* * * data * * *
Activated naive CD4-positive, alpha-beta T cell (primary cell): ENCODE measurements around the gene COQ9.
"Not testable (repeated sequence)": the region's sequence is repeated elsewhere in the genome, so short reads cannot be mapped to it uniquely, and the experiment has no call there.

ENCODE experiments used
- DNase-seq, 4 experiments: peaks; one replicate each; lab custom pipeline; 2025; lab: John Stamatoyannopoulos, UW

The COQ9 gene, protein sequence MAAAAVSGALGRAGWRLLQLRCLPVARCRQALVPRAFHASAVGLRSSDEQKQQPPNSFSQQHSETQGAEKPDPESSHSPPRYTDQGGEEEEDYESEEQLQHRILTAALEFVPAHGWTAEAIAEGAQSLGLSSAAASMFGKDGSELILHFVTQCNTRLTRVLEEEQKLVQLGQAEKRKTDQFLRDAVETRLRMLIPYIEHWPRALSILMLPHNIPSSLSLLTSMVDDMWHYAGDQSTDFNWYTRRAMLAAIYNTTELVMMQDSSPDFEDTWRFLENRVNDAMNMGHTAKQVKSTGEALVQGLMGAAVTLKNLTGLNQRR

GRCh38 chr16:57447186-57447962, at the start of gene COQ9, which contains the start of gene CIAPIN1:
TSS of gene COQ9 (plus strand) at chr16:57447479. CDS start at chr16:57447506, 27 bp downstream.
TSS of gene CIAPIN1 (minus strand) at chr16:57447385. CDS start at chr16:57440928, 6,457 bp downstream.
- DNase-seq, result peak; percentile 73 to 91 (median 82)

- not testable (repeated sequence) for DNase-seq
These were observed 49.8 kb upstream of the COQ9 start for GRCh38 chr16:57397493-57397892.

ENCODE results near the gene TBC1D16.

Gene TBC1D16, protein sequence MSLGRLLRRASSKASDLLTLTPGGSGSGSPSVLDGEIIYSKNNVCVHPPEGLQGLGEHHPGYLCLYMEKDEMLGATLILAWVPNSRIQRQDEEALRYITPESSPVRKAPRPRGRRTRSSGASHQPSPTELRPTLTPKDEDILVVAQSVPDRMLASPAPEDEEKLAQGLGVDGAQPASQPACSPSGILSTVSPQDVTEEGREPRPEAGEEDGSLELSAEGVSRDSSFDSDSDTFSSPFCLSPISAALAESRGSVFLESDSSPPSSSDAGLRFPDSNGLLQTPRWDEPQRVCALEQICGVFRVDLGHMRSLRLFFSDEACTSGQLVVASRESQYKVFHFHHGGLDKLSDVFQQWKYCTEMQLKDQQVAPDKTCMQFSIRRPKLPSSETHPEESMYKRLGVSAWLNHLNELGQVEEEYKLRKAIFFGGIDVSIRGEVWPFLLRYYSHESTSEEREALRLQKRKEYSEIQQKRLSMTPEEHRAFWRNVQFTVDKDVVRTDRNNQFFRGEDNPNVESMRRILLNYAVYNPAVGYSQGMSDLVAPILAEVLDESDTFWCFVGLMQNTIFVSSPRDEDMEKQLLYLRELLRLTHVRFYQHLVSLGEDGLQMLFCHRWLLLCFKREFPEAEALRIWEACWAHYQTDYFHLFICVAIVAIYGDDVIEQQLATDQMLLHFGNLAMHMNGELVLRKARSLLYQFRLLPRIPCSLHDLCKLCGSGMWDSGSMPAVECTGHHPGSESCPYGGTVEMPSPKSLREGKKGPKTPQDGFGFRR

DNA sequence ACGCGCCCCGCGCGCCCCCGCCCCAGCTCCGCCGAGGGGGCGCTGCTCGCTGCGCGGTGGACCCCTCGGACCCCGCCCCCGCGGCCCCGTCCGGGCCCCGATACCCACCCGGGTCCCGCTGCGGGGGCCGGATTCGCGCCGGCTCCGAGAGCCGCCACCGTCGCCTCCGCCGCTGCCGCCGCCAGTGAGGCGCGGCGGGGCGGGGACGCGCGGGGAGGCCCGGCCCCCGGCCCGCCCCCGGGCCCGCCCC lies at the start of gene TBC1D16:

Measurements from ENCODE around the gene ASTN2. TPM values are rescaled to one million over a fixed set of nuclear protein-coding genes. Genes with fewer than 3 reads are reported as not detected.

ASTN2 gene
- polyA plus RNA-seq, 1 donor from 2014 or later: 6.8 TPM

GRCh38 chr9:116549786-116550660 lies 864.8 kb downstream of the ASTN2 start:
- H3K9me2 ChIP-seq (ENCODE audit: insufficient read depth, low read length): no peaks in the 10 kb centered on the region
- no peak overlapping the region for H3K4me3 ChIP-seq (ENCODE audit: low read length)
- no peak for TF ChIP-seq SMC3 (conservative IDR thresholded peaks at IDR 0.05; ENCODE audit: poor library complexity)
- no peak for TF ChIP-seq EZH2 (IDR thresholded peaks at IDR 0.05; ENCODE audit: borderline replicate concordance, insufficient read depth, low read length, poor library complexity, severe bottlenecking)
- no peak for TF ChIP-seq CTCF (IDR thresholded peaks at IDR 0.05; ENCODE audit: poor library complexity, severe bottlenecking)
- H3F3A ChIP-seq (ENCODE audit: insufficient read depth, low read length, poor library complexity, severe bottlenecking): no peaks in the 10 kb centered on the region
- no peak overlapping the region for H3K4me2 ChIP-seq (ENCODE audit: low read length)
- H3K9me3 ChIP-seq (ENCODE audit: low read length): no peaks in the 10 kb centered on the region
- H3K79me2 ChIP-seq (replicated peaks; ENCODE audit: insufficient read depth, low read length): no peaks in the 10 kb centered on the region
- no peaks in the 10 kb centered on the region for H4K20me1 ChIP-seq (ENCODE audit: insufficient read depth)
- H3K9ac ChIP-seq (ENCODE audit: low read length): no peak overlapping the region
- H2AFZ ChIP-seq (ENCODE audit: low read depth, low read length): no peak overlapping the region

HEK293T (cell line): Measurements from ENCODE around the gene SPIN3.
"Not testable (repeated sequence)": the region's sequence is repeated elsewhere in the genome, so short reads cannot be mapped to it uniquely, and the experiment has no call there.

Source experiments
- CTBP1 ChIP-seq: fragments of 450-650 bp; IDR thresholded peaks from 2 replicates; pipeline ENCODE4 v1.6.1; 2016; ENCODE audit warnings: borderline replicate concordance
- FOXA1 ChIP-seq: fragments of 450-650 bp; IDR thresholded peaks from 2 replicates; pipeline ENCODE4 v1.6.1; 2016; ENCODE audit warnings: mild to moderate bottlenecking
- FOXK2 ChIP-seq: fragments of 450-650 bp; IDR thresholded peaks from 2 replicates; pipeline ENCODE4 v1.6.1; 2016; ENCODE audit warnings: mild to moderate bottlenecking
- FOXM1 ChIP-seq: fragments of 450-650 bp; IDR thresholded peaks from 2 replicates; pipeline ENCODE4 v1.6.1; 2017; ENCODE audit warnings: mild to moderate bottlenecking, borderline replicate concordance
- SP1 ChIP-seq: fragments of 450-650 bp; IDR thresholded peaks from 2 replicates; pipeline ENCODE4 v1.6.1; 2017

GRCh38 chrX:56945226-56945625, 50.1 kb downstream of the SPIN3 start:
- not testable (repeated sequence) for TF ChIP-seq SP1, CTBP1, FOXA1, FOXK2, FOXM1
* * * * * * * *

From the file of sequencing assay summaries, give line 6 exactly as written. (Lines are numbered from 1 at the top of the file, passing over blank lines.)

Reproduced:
GRCh38 chr16:57447186-57447962, at the start of gene COQ9, which contains the start of gene CIAPIN1: